One of the common rebuttals to Calvinism is the claim that predestination = God’s foreknowing our future decision(s) to choose or not choose him. It’s an attractive position. It allows human dignity and responsibility yet also posits a timeless God. We will call it weak foreknowledge (Fw).
While I’m sympathetic to this position and want to hold to something like Fw at the end of the day, I am not sure it delivers on what it promises. It claims the following:
(1) God foresees my future decisions.
(1a) God does not cause my future decisions.
Outside of Open Theism, every non-Calvinist agrees with these propositions. We must then add some conclusions about God that both sides (open theism excluded) hold.
(2) God’s knowledge is immediate and nondiscursive.
In other words, God doesn’t have to figure stuff out or reason his way to a solution that he didn’t know. Yes, I understand the verses but every tradition holds those as anthropomorphic.
(3) God’s essence is simple and immutable.
(3) says that God doesn’t change.
(2) and (3) allow us to add another premise:
(4) God’s knowledge is fixed.
How does all of this relate to the discussion on predestination? If God’s knowledge is fixed and immutable, and if God sees into eternity future (whatever that means), then aren’t my actions just as fixed?
(1*) God’s knowledge of my future decisions is a knowledge of what I will do.
It’s not clear how I am still free on the quasi-Arminian gloss. Sure, I as an acting free agent freely employ my will to choose God (JBA–I actually hold to something like this position), but the end result hasn’t changed Let’s add the classic libertarian hypothesis:
(5) I could have acted otherwise.
Can (5) obtain? It’s not immediately clear that it can. Premises (3) and (4) point to a fixed knowledge of future events. Has the Arminian’s commitment to (1) logically reduced to Calvinism?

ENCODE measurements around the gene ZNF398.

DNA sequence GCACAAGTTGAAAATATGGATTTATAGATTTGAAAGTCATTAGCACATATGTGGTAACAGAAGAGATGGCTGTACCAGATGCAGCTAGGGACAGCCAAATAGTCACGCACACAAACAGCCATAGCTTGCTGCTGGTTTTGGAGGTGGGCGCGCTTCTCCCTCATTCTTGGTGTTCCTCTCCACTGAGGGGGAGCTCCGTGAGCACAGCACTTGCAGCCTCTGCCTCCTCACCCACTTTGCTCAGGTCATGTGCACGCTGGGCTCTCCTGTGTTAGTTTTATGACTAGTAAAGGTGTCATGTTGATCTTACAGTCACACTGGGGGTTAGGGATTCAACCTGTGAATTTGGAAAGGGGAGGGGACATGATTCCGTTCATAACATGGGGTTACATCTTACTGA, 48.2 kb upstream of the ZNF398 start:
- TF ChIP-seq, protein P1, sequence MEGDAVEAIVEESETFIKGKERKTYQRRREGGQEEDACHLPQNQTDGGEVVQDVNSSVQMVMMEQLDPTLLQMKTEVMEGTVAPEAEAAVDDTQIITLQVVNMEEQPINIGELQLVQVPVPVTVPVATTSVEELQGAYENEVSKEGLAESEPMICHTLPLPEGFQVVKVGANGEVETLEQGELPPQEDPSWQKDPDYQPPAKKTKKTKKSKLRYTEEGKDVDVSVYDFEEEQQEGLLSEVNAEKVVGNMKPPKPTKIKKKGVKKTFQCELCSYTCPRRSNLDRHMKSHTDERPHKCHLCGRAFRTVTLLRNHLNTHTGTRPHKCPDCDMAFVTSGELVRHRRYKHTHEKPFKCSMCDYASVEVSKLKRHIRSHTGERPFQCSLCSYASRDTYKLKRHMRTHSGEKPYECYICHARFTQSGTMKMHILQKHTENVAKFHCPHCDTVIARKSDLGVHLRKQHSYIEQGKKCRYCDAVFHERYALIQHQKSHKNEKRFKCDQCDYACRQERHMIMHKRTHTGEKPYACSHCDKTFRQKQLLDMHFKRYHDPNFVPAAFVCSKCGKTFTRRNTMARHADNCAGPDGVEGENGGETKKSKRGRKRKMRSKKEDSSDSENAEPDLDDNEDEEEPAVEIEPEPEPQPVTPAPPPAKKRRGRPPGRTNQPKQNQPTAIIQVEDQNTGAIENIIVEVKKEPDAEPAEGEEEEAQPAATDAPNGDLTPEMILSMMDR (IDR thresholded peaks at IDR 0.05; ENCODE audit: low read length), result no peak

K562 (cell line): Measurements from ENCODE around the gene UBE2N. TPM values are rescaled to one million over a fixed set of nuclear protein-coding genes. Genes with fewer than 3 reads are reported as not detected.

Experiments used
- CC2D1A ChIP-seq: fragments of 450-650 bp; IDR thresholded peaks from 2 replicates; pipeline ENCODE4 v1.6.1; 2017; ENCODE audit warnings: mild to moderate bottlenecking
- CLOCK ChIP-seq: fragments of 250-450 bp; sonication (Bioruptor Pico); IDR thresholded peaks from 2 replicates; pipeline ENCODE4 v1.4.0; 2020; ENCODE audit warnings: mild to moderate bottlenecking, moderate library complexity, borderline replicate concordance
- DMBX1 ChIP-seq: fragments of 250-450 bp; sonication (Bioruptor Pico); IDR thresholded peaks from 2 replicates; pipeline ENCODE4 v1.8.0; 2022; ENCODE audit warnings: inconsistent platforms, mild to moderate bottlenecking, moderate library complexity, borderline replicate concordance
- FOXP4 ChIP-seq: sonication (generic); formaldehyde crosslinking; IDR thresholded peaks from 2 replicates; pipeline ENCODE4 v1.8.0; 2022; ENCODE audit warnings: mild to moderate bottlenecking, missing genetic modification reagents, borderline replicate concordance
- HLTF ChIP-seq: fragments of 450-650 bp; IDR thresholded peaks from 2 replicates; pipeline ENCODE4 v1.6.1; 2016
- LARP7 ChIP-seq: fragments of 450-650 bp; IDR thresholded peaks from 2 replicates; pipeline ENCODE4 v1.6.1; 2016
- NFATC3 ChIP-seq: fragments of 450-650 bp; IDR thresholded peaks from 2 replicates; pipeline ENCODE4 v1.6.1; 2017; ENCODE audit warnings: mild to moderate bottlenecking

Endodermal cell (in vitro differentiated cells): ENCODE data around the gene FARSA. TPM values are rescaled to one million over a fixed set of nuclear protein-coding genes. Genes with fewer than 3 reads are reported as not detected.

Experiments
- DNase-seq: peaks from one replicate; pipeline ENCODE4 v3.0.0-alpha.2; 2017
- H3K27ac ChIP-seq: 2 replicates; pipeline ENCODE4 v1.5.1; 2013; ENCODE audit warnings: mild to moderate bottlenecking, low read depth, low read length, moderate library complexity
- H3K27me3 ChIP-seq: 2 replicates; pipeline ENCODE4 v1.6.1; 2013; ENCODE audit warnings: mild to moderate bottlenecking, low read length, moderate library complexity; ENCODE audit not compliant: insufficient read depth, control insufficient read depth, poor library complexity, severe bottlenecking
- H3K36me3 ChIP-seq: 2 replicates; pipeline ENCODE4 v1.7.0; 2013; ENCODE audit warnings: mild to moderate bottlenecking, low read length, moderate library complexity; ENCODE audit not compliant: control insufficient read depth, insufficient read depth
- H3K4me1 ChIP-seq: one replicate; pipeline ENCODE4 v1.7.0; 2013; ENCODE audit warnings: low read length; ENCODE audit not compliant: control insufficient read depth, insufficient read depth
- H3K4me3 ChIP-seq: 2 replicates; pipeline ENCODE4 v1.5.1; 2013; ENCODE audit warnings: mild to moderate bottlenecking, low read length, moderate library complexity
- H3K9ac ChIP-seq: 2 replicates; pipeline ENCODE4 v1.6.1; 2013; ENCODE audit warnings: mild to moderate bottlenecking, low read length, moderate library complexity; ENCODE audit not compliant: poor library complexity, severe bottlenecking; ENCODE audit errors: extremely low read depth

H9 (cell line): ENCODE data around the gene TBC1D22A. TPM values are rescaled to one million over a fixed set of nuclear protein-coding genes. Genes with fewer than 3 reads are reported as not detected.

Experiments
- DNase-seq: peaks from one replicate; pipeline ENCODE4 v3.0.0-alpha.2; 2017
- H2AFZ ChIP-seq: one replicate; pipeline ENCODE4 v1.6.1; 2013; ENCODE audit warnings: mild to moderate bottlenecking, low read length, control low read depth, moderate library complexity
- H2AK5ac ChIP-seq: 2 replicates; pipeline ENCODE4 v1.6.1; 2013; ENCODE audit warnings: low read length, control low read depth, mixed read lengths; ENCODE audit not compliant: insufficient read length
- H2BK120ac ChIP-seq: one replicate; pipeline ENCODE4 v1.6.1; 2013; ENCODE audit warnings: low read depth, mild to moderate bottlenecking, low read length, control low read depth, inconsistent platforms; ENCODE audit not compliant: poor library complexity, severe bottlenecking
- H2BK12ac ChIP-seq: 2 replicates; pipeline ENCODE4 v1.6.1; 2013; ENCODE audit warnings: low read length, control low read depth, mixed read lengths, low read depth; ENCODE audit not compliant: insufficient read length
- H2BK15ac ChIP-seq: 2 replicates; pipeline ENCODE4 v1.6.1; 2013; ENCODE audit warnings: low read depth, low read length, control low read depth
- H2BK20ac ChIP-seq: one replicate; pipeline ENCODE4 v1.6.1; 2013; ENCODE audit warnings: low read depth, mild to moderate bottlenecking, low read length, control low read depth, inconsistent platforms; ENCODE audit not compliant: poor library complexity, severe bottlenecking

Maybe not. The advocate of LFW (Libertarian Free Will) has several responses:
(6) God’s knowledge of future events does not destroy certainty.
Even Charles Hodge will agree with this point (Systematic Theology, II: 294-306). Hodge doesn’t actually say much on this point, simply that certainty and free choice aren’t exclusive. That is true, but he doesn’t tell us why they aren’t exclusive.
William Lane Craig, an Arminian, clarifies: certainty is a predicate of persons, of knowers. Necessity is a predicate of events known (Craig, “The Middle Knowledge View,” in Divine Foreknowledge: Four Views, 127-128). Bruce McCormack agrees: “God’s foreknowledge gives him certainty with regard to what will happen. Whether the events God knows with certainty take place necessarily or contigently is a function of the natural and historical conditions under which they take place” (McCormack, “The Actuality of God,” in Engaging the Doctrine of God, 205).
At this point the LFW’s commitment to (1) seems to obtain and functions as a logically coherent alternative to Calvinism. However, there still lurks some ambiguities.
(7) Does the Bible teach this?
I can’t go into the exegetical points here. I am simply trying to work through some logical underpinnings.
(8) Granting (6) obtains, am I still really, really free?
The objection argues that (6) inevitably collapses back into (1*). It still appears to be the case that I am going to do this set of actions (Sx) and not another set of actions (Sy). (8) appears to be a psychological rebuttal to (6), not a logical one. In other words, even if (8) obtains, (6) is still logically coherent. However, the LFW has one more option:
(9) The doctrine of Middle Knowledge allows one to affirm (5), (6), and (1*).
But that’s for another post.
Can the advocate of LFW offer (1) as a rebuttal and alternative to Calvinism? Phrase another way, (1) is logically coherent. However, the ultimate truth of (1) depends on other exegetical variables.